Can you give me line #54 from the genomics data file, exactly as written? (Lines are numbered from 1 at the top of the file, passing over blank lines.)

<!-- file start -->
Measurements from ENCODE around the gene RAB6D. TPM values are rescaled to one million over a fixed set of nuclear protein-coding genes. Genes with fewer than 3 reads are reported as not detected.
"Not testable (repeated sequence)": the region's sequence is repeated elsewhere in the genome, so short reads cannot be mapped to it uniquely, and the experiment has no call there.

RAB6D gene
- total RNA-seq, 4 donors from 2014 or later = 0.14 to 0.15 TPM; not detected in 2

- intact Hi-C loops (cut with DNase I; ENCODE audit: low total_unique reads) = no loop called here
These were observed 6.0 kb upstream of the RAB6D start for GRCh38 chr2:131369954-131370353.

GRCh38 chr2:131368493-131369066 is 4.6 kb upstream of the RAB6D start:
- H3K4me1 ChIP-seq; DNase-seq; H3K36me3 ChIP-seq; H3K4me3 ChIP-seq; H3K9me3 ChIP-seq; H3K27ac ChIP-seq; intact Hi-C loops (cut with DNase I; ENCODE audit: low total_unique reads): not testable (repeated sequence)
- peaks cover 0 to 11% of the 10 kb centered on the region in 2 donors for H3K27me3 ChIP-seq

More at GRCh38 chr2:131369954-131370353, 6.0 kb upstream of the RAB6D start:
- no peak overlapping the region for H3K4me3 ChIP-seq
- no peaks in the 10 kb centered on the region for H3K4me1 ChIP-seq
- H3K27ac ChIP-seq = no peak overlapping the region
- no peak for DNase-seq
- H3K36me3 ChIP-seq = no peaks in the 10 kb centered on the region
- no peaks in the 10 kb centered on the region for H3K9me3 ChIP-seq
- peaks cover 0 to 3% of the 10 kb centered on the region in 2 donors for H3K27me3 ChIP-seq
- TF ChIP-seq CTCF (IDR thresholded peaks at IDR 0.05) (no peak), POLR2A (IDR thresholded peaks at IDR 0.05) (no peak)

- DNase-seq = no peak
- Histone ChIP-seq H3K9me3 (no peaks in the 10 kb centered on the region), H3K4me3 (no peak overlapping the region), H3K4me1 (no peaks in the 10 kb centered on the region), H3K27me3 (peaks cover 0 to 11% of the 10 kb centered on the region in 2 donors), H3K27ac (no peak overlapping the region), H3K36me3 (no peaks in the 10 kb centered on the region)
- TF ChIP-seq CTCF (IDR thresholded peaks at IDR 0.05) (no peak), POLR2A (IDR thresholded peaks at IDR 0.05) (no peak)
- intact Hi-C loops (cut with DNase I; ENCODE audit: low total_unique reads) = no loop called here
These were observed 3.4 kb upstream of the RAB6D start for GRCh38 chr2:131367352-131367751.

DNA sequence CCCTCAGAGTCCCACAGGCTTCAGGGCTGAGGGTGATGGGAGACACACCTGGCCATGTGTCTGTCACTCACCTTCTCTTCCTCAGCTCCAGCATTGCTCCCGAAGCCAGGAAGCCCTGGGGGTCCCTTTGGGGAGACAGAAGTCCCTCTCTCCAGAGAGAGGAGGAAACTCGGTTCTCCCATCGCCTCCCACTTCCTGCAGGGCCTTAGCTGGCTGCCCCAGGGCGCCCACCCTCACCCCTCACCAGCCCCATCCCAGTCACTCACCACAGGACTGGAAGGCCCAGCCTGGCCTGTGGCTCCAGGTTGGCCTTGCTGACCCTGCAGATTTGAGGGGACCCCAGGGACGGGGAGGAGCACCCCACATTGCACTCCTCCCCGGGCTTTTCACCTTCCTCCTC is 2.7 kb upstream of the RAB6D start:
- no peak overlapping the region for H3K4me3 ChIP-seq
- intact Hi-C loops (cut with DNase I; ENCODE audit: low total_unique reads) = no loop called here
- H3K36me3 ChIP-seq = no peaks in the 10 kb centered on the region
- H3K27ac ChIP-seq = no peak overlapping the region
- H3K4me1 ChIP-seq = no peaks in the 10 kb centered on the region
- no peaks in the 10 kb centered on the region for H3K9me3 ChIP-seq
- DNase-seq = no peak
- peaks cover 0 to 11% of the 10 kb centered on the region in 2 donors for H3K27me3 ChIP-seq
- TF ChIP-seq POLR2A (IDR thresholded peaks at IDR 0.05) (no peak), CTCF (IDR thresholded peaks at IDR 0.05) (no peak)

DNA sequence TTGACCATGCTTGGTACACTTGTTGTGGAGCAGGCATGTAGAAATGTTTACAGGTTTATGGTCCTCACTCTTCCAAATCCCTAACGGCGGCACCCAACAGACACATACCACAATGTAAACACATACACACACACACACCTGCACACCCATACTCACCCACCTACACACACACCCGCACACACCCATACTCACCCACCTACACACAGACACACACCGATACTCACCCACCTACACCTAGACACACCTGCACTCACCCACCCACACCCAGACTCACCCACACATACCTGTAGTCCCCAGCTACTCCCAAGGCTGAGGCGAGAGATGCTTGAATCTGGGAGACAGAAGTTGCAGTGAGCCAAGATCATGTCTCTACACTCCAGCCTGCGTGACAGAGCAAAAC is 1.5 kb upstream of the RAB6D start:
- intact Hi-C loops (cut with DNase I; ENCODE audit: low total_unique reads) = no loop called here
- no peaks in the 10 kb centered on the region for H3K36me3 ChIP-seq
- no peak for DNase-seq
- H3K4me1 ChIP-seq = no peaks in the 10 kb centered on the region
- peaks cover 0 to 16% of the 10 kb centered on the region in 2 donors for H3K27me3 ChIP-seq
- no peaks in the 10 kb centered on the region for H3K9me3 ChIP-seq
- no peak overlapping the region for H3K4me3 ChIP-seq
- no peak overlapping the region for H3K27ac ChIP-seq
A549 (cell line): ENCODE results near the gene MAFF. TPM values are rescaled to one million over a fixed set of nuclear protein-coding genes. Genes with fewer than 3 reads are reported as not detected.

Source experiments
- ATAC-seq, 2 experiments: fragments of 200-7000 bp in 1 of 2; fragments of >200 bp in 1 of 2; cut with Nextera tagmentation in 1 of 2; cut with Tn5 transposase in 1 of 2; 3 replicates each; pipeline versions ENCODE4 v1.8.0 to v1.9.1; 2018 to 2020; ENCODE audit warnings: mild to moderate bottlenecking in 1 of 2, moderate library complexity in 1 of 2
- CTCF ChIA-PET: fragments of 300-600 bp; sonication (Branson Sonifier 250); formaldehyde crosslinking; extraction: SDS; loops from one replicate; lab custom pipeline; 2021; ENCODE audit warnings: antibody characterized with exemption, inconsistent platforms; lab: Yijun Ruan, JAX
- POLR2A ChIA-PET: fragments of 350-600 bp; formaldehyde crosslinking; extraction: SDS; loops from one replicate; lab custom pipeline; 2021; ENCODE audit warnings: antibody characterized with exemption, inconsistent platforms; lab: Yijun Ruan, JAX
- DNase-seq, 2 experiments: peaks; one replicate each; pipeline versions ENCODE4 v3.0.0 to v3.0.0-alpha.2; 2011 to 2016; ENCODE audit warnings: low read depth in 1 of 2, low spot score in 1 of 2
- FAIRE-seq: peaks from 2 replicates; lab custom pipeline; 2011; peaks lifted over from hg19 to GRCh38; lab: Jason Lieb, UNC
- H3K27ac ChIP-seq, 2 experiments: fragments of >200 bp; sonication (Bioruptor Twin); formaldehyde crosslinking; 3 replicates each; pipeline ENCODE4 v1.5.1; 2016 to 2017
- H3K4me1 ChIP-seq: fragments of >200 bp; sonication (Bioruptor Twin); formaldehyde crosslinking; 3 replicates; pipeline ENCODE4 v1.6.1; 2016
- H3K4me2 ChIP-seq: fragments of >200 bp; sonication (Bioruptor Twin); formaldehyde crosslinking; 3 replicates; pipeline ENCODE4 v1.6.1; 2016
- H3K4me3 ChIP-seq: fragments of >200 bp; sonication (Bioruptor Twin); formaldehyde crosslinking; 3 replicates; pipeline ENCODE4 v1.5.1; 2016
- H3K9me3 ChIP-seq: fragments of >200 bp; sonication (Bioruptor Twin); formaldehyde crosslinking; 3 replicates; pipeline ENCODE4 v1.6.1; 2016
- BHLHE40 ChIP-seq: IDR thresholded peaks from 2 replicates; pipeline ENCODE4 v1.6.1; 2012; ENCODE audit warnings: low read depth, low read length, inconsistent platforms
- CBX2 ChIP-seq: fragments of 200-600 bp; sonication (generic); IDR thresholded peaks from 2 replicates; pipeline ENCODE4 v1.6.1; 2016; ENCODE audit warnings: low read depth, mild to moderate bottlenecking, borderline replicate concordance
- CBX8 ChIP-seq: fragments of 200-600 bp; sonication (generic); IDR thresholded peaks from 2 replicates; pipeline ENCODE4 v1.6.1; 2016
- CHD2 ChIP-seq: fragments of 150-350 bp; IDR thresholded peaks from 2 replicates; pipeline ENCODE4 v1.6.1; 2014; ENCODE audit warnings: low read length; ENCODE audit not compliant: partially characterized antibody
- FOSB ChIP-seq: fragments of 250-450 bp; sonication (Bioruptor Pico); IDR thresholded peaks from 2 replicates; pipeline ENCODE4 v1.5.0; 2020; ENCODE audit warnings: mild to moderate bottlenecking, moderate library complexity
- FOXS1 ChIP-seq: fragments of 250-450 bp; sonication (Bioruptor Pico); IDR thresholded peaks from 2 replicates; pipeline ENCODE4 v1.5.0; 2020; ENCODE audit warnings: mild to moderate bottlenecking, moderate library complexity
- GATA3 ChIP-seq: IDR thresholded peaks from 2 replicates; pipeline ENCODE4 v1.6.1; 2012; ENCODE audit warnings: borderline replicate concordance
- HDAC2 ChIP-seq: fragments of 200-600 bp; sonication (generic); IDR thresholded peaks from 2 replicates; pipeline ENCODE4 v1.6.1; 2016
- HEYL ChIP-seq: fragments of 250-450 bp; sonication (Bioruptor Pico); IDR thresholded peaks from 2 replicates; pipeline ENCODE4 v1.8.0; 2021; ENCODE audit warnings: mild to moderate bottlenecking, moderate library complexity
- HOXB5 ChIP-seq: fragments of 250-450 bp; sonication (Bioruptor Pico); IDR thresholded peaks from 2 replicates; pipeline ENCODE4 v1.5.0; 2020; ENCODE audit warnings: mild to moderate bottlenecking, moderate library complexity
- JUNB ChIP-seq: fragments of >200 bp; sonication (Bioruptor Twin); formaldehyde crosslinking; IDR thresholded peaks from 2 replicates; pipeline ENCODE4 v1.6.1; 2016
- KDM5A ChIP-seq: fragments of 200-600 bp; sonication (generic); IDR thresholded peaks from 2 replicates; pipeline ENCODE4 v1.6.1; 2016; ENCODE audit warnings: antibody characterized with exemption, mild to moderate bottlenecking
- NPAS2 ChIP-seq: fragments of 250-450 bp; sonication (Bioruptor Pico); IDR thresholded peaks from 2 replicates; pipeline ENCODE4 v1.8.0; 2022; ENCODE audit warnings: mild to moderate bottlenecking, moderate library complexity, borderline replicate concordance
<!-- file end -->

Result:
- H3K9me3 ChIP-seq: fragments of >200 bp; sonication (Bioruptor Twin); formaldehyde crosslinking; 3 replicates; pipeline ENCODE4 v1.6.1; 2016